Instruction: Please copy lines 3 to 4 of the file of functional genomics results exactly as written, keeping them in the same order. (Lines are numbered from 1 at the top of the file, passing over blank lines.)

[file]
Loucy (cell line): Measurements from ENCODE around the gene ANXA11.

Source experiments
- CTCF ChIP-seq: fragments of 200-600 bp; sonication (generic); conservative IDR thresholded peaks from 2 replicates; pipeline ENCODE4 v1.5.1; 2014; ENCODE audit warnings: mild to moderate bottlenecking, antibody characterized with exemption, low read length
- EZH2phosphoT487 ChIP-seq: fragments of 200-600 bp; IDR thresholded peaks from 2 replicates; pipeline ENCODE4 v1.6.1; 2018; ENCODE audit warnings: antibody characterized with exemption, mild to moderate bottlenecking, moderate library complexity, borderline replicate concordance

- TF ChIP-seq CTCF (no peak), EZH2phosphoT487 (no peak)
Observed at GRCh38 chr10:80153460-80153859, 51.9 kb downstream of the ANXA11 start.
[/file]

- CTCF ChIP-seq: fragments of 200-600 bp; sonication (generic); conservative IDR thresholded peaks from 2 replicates; pipeline ENCODE4 v1.5.1; 2014; ENCODE audit warnings: mild to moderate bottlenecking, antibody characterized with exemption, low read length
- EZH2phosphoT487 ChIP-seq: fragments of 200-600 bp; IDR thresholded peaks from 2 replicates; pipeline ENCODE4 v1.6.1; 2018; ENCODE audit warnings: antibody characterized with exemption, mild to moderate bottlenecking, moderate library complexity, borderline replicate concordance